5 Ways Apple Is Securing Your Device Right Now | #android | #security

Apple devices are known for their high levels of security.

If you’re worried about tracking, hacking, or malware, buying an Apple product is supposed to keep you safe from these threats.

But what is it that makes Apple products different? Are they actually better designed? Or is just a side effect of better marketing? Here are five things about Apple devices that make them more secure.

1. A Closed Ecosystem

Black iPhone on wet grass.

Apple products are all part of closed ecosystem. This means that Apple has control of everything from the hardware to the software. .

Not everybody likes this and it’s certainly not always convenient. But it has some definite benefits in terms of security.

For a start, Apple users are basically forced to only download apps from the App Store. This largely prevents the side loading of apps which can potentially contain malware.

When you buy an Apple device, you are also getting a clean copy of iOS, nothing more.

Android devices, on the other hand, tend to all have slightly different operating systems with various tweaks depending on the manufacturer.

This can be beneficial in terms of usability. But it can also lead to minor security vulnerabilities being out found about too late.

2. Regular Updates

Combine photos on an iPhone

Apple devices are much more likely to be updated than their Android counterparts.

When Apple releases a new version of its operating system, all Apple users, at least those with relatively new devices, are given the option to have it installed.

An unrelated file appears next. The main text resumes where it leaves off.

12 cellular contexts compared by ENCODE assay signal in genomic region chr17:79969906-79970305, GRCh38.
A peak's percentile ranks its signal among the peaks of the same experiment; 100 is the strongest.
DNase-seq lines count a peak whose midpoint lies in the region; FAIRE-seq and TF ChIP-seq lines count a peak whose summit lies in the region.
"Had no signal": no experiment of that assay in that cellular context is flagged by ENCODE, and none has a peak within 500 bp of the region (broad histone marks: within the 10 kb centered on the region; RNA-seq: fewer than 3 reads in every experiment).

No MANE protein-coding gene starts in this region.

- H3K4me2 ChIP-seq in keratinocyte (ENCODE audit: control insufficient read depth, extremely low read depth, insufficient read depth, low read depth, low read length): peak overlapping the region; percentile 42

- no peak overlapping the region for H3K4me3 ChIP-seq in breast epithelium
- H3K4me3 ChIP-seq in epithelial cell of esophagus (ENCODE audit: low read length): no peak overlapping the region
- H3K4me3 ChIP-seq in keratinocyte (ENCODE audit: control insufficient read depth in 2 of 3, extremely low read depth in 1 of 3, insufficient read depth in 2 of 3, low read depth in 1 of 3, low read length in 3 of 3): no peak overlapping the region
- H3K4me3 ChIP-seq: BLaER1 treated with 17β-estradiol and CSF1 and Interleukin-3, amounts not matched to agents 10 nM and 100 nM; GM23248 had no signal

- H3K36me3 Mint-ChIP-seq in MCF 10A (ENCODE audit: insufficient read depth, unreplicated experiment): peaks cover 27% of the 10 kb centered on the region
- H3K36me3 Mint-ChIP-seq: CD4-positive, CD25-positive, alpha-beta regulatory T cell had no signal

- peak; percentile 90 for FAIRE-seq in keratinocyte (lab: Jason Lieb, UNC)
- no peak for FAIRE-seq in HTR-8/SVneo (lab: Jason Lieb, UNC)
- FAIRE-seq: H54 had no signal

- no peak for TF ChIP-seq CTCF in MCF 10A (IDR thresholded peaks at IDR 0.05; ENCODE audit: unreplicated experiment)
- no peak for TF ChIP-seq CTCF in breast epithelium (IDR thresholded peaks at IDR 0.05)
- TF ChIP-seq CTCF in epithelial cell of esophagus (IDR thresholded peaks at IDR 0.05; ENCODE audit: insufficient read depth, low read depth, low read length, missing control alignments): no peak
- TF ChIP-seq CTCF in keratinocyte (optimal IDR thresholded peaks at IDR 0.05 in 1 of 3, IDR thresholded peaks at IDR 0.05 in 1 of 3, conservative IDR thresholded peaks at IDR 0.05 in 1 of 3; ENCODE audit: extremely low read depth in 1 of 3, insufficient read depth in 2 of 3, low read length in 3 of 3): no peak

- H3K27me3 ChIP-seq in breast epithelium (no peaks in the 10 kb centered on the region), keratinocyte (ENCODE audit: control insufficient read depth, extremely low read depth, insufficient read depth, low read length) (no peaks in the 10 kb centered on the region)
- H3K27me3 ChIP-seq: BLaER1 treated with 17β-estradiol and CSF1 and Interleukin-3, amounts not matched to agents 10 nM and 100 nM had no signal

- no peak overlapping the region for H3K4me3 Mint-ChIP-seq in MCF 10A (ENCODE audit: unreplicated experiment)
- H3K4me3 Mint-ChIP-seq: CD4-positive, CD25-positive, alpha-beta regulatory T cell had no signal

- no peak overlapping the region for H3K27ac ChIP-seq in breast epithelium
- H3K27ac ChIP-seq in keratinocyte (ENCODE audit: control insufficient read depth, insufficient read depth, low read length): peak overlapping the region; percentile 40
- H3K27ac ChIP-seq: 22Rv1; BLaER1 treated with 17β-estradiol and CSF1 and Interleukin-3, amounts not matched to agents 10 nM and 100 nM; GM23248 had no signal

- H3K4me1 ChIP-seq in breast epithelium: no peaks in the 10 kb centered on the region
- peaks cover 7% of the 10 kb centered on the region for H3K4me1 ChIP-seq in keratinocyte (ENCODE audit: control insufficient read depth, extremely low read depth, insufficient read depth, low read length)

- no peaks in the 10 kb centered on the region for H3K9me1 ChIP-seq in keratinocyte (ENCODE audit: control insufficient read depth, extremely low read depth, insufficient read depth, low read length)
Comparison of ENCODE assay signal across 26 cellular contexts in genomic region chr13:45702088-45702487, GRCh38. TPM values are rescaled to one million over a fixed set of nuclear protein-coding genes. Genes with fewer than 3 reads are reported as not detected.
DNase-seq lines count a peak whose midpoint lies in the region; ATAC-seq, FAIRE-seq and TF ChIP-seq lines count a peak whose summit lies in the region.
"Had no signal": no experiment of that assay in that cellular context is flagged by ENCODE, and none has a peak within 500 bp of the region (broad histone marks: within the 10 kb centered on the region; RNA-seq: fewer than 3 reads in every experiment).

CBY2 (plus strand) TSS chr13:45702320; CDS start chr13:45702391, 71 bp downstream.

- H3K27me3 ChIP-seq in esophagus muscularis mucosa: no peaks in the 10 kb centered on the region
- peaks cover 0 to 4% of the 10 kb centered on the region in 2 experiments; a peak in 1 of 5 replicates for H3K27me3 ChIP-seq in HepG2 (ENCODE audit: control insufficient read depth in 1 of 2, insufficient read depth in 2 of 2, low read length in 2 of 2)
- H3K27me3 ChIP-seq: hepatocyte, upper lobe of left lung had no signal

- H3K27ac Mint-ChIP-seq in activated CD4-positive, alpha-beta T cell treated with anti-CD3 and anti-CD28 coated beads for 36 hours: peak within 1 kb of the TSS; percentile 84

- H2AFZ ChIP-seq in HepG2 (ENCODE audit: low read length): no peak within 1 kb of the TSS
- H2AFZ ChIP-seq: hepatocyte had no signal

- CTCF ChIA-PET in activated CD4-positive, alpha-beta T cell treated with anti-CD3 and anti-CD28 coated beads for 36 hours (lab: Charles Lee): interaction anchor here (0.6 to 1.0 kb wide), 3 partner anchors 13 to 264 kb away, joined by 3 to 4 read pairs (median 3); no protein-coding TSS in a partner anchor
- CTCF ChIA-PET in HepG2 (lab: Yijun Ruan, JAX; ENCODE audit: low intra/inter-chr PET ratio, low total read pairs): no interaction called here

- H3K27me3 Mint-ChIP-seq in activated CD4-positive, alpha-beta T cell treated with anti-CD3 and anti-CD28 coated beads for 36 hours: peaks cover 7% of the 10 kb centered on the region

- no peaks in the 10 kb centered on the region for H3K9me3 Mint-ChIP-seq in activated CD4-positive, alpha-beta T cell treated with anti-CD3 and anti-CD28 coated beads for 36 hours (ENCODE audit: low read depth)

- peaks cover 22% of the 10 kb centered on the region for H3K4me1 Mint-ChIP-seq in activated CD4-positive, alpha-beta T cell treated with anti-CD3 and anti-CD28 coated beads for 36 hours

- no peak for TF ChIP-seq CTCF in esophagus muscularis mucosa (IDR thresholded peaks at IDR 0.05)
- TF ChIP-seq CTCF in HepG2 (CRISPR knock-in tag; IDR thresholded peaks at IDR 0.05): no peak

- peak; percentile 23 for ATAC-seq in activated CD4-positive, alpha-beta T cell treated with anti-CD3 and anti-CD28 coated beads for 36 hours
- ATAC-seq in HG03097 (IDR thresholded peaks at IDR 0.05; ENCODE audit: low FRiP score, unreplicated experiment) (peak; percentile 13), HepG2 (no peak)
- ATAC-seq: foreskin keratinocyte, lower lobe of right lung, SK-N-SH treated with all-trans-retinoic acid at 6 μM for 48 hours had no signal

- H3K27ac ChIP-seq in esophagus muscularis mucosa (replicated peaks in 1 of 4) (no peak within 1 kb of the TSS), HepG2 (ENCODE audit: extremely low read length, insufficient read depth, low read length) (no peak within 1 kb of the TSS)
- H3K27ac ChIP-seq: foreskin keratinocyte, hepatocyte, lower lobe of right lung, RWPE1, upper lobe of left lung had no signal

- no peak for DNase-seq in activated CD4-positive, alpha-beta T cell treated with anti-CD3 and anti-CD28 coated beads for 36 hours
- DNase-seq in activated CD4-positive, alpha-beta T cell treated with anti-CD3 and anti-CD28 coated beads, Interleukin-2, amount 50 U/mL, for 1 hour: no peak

In just over six months, iOS 14 had been installed on over 90 percent of devices.

Due to its open nature, Android does things a little differently.

Instead, when an update is released, it’s up to phone manufacturers and even data carriers to ensure that their customers gain access to a copy.

This doesn’t always work out very well.

Android 11 was released at roughly the same time at iOS 14, but estimates suggest that just 25 percent of Android smartphones were using it within six months of release.

3. App Store Regulations

Dropbox App iPhone

If somebody wanted to start a widespread attack on Apple devices, an app would be the perfect way to do it. To counter this, Apple is very careful about what they allow to be sold on the App Store. Google’s policy for the Play Store is similar but not quite as robust.

Apple is known for taking a lot more time than Google when reviewing what apps are uploaded. They also have much stronger rules in terms of tracking.

As of iOS 14.5, if you want to upload an app to the App Store, it has to be possible to turn off tracking completely.

The Play Store doesn’t have this rule. And as a result, many of the apps found on the platform still have questionable tracking policies.

4. Sandboxing All Apps

New iPhone Box on a Sheet.

Apple uses Sandboxing. This is a technical way of saying that, when you install an app on your iPhone, it’s isolated from everything else. It can still communicate with other apps, but the ways in which it can do so are strictly limited.

This is in contrast to Android, which doesn’t have this feature.